Tiny Galaxies in a Dark Universe

Jun 16, 2020 - 6:00 pm to 7:00 pm

Online — Zoom (meeting ID 992 1875 1554) and YouTube

Prof. Risa Wechsler (Stanford)

Tiny Galaxies in a Dark Universe

The Universe is filled with tiny galaxies.  Some of these contain a billion times fewer stars than our own Milky Way — as little as a few hundred stars.  These small galaxies can provide clues to the onset of galaxy formation as well as to the nature of dark matter that makes up more than eighty percent of the mass in the Universe.  KIPAC Director Risa Wechsler will describe new discoveries of these galaxies in our Galactic backyard and what they can teach us about the dark universe and the ways it lights up.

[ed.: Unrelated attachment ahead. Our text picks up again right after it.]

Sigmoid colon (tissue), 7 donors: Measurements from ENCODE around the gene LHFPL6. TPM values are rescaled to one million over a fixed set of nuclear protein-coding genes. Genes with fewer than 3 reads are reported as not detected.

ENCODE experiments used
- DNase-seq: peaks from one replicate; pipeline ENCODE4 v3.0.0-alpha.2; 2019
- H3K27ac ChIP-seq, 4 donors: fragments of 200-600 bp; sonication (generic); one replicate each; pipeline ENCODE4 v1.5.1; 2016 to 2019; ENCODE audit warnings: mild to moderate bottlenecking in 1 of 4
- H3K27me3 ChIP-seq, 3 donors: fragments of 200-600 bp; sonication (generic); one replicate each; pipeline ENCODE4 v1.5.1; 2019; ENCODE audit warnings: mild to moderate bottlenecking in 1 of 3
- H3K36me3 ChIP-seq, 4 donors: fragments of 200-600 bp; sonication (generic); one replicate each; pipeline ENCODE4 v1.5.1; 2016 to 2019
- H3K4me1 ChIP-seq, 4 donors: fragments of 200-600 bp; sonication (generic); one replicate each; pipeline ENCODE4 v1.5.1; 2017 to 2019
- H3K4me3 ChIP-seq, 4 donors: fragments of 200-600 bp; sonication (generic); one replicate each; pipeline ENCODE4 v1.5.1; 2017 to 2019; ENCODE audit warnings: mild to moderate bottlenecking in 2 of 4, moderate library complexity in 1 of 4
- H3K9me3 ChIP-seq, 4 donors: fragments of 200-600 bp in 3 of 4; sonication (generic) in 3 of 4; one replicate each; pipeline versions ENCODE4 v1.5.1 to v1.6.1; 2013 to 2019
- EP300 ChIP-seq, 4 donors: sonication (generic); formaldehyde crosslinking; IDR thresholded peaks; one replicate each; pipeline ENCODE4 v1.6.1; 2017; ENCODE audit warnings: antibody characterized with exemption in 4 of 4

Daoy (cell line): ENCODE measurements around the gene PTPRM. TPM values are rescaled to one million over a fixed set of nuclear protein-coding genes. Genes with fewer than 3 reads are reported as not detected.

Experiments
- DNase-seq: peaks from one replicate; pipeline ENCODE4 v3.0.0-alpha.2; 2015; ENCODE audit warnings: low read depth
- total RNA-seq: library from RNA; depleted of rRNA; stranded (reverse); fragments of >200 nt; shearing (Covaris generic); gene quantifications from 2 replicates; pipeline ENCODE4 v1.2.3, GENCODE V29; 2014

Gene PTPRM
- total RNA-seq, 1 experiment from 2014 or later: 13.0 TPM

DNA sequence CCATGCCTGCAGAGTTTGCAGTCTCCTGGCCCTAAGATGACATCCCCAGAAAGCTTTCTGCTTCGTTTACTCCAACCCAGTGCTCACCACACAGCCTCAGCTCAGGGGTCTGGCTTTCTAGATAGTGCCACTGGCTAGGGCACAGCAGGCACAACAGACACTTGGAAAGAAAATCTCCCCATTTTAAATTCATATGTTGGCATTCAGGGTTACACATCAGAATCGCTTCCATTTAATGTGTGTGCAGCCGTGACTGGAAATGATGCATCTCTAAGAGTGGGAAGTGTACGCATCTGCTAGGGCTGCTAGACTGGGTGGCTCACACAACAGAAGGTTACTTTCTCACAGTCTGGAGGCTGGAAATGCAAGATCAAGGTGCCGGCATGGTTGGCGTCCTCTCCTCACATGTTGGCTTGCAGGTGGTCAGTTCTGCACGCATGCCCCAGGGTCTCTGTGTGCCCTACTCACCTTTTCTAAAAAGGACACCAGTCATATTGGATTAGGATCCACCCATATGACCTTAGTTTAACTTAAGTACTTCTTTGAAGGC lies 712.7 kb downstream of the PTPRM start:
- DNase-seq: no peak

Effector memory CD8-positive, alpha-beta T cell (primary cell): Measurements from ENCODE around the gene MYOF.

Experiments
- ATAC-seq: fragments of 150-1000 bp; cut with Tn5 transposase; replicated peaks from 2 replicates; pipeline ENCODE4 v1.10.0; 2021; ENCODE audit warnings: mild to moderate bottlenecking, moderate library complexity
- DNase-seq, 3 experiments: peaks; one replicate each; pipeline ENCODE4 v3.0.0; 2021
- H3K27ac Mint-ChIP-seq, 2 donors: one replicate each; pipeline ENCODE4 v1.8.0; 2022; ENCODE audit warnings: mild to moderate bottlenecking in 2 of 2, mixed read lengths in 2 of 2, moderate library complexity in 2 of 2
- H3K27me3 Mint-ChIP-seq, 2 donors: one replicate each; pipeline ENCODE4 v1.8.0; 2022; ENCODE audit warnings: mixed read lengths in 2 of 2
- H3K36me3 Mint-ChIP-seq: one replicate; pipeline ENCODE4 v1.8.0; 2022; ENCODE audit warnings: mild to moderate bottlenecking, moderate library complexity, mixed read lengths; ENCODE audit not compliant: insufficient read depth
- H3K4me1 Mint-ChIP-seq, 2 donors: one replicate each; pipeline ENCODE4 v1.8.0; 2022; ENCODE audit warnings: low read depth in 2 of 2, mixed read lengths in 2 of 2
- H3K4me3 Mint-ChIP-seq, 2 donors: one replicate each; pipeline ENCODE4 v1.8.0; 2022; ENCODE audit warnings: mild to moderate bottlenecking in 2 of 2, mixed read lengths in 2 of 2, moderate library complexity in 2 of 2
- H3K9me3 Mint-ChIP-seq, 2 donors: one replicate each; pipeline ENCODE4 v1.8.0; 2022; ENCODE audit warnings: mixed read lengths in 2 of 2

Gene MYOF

Prof. Risa WechslerRisa Wechsler is the Director of the Kavli Institute for Particle Astrophysics and Cosmology and a Professor of Physics at Stanford University. Her work explores questions about our existence on the largest scales. She is currently playing a leading role in surveys that are mapping out tens of billions of galaxies from the last 13 billion years to the present day. Her research is aimed at learning how galaxies form and figuring out the nature of dark matter and dark energy. Wechsler is a Fellow of the American Physical Society as well as a former NASA Hubble Fellow, and has written about and discussed science in numerous public venues from Teen Vogue to the BBC.